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  1. Abstract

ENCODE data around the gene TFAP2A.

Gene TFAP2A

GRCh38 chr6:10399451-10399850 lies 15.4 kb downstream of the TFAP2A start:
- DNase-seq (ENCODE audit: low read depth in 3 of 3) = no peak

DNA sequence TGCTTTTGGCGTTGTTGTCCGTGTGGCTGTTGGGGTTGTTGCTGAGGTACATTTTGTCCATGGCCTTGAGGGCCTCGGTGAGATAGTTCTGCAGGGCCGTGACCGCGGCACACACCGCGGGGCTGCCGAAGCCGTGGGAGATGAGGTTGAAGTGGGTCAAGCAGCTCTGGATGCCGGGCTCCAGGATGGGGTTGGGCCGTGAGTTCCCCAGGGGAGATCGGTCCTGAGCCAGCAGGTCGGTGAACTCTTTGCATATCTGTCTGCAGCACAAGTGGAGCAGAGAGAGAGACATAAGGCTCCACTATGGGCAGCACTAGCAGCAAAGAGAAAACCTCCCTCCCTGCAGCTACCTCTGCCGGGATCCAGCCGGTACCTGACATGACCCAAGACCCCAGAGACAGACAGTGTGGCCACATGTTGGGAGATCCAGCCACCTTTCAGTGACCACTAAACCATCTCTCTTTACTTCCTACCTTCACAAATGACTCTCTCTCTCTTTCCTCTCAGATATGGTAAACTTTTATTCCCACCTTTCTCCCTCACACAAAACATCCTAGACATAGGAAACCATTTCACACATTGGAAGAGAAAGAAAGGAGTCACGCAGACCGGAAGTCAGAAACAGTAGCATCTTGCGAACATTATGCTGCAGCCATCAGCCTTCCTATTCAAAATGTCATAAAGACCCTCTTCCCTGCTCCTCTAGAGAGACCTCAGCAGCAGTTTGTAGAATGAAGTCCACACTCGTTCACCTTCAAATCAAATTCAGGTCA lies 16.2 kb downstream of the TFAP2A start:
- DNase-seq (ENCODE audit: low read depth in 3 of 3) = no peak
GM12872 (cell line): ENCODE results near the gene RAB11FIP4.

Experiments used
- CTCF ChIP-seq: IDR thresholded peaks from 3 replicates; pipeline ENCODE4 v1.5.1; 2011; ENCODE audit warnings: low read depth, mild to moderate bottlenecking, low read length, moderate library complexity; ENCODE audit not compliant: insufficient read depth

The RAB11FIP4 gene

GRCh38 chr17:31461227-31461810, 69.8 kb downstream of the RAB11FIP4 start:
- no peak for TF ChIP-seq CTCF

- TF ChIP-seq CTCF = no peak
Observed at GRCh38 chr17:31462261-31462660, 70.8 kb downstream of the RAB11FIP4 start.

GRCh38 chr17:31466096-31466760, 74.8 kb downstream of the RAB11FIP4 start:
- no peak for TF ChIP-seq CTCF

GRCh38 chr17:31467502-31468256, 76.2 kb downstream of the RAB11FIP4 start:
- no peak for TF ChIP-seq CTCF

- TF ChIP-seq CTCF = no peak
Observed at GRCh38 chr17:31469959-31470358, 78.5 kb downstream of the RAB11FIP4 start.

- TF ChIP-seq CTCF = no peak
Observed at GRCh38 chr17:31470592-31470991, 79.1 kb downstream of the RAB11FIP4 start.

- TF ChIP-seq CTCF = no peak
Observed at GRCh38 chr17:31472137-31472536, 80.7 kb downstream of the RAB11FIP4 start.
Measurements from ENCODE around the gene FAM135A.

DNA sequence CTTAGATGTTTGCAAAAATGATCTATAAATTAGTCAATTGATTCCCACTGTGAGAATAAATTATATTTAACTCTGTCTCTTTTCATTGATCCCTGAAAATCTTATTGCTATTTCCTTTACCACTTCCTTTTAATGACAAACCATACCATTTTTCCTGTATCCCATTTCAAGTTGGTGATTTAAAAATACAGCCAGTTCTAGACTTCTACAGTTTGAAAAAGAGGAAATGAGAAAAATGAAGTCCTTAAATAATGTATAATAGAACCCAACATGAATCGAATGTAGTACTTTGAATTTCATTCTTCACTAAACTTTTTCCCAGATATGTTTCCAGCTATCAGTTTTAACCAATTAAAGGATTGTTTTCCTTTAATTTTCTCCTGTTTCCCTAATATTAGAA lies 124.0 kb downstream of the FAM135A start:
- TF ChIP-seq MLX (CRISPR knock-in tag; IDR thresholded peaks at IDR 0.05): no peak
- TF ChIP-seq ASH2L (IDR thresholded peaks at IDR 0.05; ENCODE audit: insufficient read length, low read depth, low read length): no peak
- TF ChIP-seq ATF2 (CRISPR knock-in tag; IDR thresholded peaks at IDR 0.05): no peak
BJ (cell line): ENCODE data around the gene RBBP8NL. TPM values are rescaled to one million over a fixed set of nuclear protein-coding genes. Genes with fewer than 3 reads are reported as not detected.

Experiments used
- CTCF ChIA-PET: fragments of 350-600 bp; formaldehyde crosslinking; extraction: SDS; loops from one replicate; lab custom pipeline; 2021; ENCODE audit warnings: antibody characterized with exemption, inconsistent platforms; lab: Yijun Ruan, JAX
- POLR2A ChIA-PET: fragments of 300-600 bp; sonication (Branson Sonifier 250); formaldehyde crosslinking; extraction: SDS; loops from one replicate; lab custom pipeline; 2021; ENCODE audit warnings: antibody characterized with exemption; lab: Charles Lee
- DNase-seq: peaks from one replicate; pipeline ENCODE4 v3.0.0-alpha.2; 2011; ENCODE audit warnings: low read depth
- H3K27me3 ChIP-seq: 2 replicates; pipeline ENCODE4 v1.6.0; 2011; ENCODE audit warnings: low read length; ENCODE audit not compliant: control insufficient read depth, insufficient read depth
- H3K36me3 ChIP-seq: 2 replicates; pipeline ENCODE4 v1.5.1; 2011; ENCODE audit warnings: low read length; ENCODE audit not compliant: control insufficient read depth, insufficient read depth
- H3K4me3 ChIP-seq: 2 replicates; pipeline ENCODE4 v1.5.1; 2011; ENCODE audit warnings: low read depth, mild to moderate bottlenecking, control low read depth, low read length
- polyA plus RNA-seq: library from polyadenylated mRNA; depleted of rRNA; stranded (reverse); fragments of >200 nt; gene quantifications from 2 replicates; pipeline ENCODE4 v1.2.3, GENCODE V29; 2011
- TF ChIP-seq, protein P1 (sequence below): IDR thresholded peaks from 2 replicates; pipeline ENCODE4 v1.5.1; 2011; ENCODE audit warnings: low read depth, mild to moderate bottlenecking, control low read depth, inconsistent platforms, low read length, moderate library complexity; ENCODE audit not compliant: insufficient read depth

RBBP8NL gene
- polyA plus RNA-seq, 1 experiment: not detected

Chemistry Climate Models (CCMs) are essential tools for characterizing and predicting the role of atmospheric composition and chemistry in Earth's climate system. This study demonstrates the use of airborne in situ observations to diagnose the representation of chemical composition and transport by CCMs. Process‐based diagnostics using dynamical and chemical coordinates are presented which minimize the spatial and temporal sampling differences between airborne in situ measurements and CCM grid points. The chosen process is the chemical impact of the Asian summer monsoon (ASM), where deep convection serves as a rapid transport pathway for surface emissions to reach the upper troposphere and lower stratosphere (UTLS). We examine two CCM configurations for their representation of the ASM UTLS using a set of airborne observations from south Asia. The diagnostics reveal good model performance at representing tropospheric tracer distribution throughout the troposphere and lower stratosphere, and excellent representation of chemical aging in the lower stratosphere when chemical loss is dominated by photolysis. Identified model limitations include the use of zonally averaged mole fraction boundary conditions for species with sufficiently short tropospheric lifetimes, which may obscure enhanced regional emissions sources. Overall, the diagnostics underscore the skill of current‐generation models at representing pollution transport from the boundary layer to the stratosphere via the ASM mechanism, and demonstrate the strength of airborne in situ observations toward characterizing this representation.

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